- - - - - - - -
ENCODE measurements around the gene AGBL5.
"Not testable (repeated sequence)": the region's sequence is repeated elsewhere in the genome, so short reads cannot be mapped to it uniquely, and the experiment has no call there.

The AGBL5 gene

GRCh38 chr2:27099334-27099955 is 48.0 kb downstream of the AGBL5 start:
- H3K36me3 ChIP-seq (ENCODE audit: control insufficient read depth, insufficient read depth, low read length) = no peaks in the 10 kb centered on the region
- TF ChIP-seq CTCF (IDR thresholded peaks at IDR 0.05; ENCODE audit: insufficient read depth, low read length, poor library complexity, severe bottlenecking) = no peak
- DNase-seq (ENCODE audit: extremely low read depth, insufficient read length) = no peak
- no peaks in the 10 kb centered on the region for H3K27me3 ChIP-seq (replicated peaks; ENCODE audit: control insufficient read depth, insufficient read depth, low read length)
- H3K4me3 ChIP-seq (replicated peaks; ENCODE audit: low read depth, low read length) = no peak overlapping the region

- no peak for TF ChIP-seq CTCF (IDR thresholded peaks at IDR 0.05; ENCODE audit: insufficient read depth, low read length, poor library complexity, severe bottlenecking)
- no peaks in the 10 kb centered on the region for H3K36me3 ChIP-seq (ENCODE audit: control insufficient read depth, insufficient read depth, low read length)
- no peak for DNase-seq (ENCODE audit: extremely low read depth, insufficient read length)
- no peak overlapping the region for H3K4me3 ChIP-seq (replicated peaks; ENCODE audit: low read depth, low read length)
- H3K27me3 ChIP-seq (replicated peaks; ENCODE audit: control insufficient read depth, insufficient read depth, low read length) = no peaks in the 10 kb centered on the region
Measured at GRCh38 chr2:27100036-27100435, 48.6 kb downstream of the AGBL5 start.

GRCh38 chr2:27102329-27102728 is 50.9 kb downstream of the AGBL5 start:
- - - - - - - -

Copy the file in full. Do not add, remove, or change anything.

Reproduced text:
ENCODE measurements around the gene AGBL5.
"Not testable (repeated sequence)": the region's sequence is repeated elsewhere in the genome, so short reads cannot be mapped to it uniquely, and the experiment has no call there.

The AGBL5 gene

GRCh38 chr2:27099334-27099955 is 48.0 kb downstream of the AGBL5 start:
- H3K36me3 ChIP-seq (ENCODE audit: control insufficient read depth, insufficient read depth, low read length) = no peaks in the 10 kb centered on the region
- TF ChIP-seq CTCF (IDR thresholded peaks at IDR 0.05; ENCODE audit: insufficient read depth, low read length, poor library complexity, severe bottlenecking) = no peak
- DNase-seq (ENCODE audit: extremely low read depth, insufficient read length) = no peak
- no peaks in the 10 kb centered on the region for H3K27me3 ChIP-seq (replicated peaks; ENCODE audit: control insufficient read depth, insufficient read depth, low read length)
- H3K4me3 ChIP-seq (replicated peaks; ENCODE audit: low read depth, low read length) = no peak overlapping the region

- no peak for TF ChIP-seq CTCF (IDR thresholded peaks at IDR 0.05; ENCODE audit: insufficient read depth, low read length, poor library complexity, severe bottlenecking)
- no peaks in the 10 kb centered on the region for H3K36me3 ChIP-seq (ENCODE audit: control insufficient read depth, insufficient read depth, low read length)
- no peak for DNase-seq (ENCODE audit: extremely low read depth, insufficient read length)
- no peak overlapping the region for H3K4me3 ChIP-seq (replicated peaks; ENCODE audit: low read depth, low read length)
- H3K27me3 ChIP-seq (replicated peaks; ENCODE audit: control insufficient read depth, insufficient read depth, low read length) = no peaks in the 10 kb centered on the region
Measured at GRCh38 chr2:27100036-27100435, 48.6 kb downstream of the AGBL5 start.

GRCh38 chr2:27102329-27102728 is 50.9 kb downstream of the AGBL5 start: